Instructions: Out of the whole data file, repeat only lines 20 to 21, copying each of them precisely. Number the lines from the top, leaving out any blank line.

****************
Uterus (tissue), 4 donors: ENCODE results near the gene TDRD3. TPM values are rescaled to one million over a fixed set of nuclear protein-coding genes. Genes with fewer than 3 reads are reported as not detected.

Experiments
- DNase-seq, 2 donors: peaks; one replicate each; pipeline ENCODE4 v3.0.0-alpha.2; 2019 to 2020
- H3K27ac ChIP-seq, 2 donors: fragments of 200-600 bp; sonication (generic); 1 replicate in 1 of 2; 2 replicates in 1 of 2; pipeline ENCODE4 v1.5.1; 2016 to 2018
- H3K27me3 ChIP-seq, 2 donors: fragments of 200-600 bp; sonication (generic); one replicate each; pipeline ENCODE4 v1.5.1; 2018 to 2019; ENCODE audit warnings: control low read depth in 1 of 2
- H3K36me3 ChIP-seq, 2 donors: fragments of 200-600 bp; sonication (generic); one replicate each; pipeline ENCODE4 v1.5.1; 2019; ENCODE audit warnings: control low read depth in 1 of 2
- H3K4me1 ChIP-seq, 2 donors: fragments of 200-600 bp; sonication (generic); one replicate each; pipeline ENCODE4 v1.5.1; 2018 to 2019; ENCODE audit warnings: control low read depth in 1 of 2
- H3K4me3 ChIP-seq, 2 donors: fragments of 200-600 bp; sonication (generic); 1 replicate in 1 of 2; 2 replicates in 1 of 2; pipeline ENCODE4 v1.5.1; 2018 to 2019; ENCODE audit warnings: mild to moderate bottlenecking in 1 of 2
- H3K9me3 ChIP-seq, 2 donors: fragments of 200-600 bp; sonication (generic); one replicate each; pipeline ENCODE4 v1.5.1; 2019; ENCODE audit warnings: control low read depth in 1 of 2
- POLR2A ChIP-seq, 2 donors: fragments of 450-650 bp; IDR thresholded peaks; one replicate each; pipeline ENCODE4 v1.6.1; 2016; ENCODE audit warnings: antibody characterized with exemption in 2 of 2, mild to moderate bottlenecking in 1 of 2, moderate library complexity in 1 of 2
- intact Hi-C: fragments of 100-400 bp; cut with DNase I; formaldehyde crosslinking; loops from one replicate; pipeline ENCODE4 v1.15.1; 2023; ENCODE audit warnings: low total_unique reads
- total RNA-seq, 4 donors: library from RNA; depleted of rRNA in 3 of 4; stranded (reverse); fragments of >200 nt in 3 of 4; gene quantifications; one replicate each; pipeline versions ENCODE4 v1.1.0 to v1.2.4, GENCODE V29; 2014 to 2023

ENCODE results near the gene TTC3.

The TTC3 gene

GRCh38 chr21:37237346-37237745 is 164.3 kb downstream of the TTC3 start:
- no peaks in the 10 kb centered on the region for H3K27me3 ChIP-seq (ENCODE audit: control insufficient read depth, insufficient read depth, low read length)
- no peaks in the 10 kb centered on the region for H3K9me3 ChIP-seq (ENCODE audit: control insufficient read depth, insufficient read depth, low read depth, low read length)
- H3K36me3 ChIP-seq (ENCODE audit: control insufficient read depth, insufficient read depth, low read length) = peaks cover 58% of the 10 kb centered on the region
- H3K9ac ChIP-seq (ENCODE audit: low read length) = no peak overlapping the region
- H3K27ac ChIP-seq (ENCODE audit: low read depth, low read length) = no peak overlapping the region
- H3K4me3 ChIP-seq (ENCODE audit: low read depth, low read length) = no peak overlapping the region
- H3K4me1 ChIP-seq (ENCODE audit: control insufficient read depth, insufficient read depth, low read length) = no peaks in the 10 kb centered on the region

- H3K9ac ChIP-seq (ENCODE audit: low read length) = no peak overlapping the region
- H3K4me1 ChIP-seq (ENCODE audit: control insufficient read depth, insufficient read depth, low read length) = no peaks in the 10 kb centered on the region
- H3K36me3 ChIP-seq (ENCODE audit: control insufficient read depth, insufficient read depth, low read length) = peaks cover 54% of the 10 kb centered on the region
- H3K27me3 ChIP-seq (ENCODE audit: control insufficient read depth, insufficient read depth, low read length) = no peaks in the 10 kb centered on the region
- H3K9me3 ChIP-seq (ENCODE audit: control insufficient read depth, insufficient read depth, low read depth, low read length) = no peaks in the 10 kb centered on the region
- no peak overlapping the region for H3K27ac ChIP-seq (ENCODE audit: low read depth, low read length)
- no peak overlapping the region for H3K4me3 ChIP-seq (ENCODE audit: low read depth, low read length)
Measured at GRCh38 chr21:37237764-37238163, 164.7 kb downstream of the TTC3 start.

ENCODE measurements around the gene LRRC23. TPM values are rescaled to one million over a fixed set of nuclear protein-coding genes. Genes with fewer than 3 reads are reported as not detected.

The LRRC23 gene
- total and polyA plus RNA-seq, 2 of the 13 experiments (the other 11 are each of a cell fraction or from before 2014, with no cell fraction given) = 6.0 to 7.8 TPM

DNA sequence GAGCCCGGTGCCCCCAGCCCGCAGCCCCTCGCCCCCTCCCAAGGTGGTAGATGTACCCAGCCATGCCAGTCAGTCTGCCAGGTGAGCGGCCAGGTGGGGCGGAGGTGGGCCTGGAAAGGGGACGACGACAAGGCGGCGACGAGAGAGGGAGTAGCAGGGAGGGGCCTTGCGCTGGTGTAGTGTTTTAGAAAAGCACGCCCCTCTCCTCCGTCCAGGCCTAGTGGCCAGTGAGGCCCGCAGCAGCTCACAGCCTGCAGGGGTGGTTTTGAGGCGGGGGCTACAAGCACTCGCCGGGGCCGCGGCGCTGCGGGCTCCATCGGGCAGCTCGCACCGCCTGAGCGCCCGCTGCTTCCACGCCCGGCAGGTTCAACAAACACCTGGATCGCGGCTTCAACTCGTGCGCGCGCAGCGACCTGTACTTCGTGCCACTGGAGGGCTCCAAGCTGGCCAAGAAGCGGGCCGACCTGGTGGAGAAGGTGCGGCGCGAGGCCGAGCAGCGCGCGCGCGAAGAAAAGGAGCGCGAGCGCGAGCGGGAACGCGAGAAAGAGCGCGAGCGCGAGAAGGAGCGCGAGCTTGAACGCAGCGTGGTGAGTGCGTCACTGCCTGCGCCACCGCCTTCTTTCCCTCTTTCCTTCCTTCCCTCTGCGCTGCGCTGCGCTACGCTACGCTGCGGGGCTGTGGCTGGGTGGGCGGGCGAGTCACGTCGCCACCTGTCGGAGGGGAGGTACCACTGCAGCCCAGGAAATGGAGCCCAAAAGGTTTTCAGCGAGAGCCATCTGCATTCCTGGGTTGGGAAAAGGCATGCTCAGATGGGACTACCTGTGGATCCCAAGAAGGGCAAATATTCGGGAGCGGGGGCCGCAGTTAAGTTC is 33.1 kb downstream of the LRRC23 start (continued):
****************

- H3K27ac ChIP-seq (ENCODE audit: low read depth, low read length) = no peak overlapping the region
- H3K4me3 ChIP-seq (ENCODE audit: low read depth, low read length) = no peak overlapping the region